The Uncompromising enjoy things of beauty that have been made with care. Less is more in their lives.
Phenomenon: New quality
The Uncompromising formerly sought to simplify their choices on the understanding that price was a guide to quality, but they have suffered disappointment and no longer believe that high prices even signify better raw materials. Quality also no longer merely means a product that has been carefully designed and manufactured. Ethical considerations are also now associated with the concept.
The highest income
of any group
“I mostly buy exactly what I want and don’t let others influence me”
buy interior products at Stockmann
“I try to favor local products”
This group has made a surprising leap with respect to responsibility, and is now ready to compromise its own comfort for the sake of values.
Some priorities have been reassigned and the Uncompromising are no longer making choices based on merely superficial considerations.
There are now more women in this group, which remains the one with the highest income.
Ethical quality. The group is increasingly critical, with greater awareness and less susceptibility to greenwashing. Luxury products no longer necessarily deliver quality, and their premium appeal is lost if they fail to meet requirements.
Influencing – especially via social media in matters of personal significance. The Uncompromising are now seeking information on products and also sharing it with others. They are challenging brands, defending the weaker party and marketing what they find. The group has found its voice – possibly in reaction to changes in popular attitudes.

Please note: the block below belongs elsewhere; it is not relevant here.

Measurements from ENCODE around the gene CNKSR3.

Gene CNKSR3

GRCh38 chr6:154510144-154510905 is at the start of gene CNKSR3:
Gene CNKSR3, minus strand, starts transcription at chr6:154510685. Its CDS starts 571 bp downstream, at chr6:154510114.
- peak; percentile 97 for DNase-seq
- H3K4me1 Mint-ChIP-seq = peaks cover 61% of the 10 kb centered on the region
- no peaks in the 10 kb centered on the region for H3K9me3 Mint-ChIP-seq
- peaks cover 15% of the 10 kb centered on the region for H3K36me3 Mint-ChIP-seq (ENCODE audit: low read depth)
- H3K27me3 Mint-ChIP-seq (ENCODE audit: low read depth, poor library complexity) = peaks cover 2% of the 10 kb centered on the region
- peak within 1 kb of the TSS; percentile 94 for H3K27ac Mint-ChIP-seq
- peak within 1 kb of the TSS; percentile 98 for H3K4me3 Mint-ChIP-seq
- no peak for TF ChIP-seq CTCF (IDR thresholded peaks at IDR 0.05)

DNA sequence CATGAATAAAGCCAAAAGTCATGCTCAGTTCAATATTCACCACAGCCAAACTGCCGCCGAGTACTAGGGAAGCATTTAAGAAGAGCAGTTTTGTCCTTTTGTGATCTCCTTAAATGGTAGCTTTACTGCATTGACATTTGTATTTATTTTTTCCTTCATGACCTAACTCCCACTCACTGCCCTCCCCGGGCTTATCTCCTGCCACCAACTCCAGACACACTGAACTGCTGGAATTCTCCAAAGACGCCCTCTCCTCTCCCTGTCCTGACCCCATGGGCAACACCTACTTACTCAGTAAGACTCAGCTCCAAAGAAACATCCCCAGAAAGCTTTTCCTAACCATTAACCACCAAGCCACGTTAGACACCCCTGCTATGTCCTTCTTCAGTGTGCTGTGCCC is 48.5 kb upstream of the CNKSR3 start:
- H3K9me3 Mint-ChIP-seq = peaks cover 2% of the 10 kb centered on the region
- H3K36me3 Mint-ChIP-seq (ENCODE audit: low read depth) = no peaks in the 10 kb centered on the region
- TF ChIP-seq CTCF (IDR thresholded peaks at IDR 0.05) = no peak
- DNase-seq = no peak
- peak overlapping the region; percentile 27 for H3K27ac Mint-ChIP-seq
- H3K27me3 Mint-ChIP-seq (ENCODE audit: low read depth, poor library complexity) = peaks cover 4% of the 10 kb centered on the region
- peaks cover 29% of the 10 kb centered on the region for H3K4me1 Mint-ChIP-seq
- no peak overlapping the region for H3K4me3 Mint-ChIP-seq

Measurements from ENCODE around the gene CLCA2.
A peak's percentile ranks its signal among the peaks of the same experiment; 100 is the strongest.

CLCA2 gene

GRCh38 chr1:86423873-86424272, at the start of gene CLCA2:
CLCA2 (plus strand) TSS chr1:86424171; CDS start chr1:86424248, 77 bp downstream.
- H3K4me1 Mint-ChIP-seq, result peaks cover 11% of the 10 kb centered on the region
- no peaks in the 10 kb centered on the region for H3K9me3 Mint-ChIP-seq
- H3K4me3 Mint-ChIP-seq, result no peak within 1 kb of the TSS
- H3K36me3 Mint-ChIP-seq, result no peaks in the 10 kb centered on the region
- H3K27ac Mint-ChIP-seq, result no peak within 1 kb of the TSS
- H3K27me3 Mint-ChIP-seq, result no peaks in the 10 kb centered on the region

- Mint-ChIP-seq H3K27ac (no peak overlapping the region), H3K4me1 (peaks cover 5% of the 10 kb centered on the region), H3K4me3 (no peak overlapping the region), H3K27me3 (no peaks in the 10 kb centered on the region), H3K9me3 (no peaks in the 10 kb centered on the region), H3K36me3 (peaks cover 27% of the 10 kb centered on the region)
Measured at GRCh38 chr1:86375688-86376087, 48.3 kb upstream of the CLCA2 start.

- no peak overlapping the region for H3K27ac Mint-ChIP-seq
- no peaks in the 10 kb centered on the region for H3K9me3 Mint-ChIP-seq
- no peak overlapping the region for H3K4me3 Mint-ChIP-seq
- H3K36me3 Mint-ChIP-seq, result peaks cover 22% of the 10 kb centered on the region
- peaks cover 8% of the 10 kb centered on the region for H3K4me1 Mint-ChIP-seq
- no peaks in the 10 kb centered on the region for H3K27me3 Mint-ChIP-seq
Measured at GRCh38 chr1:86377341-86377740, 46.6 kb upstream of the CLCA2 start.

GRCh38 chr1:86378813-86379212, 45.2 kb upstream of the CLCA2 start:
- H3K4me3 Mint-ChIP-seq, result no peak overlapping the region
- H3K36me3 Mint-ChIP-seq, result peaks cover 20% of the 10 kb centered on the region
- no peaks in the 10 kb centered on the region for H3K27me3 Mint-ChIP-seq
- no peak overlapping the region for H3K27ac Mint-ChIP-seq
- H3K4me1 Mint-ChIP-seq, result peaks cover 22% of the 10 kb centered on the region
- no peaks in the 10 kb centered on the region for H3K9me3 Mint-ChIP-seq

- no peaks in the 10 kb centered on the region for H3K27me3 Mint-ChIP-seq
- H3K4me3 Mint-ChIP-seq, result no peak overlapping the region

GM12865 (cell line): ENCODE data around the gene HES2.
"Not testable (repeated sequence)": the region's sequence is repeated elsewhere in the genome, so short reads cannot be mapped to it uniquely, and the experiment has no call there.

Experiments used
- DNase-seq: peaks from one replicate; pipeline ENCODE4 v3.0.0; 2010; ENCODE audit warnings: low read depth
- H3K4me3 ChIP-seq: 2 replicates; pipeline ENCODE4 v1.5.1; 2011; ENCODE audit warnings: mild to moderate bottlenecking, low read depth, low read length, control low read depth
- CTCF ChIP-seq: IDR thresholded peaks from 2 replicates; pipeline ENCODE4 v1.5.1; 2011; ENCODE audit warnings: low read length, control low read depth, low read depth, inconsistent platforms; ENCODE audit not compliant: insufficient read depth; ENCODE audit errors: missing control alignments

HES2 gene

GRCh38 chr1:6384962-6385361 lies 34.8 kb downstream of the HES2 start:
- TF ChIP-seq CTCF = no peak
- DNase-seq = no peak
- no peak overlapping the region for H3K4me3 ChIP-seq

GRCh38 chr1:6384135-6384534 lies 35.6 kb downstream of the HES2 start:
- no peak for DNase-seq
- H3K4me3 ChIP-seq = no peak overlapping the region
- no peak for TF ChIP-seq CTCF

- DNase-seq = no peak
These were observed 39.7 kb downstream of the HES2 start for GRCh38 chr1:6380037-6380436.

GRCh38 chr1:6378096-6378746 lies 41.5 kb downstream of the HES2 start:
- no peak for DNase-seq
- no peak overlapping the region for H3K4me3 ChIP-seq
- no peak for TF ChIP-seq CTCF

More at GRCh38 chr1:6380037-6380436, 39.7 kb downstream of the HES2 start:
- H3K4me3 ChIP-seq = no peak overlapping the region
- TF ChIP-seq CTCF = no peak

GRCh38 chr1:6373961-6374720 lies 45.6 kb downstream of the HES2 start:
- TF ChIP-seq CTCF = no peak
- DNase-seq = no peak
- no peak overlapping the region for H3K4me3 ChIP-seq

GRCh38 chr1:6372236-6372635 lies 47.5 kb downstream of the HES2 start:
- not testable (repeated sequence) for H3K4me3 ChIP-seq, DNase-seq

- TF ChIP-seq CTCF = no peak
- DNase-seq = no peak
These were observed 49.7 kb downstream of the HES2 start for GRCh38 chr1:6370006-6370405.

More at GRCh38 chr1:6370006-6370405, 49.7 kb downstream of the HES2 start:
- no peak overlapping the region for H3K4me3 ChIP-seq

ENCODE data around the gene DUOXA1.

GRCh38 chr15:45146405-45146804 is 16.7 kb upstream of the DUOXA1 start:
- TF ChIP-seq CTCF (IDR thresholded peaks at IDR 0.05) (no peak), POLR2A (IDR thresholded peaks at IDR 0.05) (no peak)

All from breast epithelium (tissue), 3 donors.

Relevance. A clear diary is the greatest luxury, and time should not be wasted on irrelevancies. The Uncompromising seek to focus on things that matter, and they are not afraid to tackle projects of personal importance.
Health and personal expertise. Health has become much more important, but it is also being questioned. Authorities are no longer absolute and nutrition is increasingly important.
Sustainable products. A 15 year-old bookcase or a sofa that has been reupholstered three times is a big hit at home. Similar durability is expected in everything, and even the short lifespan of electronics or clothing is a source of irritation.
Are quality criteria met in terms of aesthetics, ingredients and manufacturing?
Is the product or service ecologically and ethically sound?
Does the information travel through expert networks?
Does it support a lifestyle where less is more?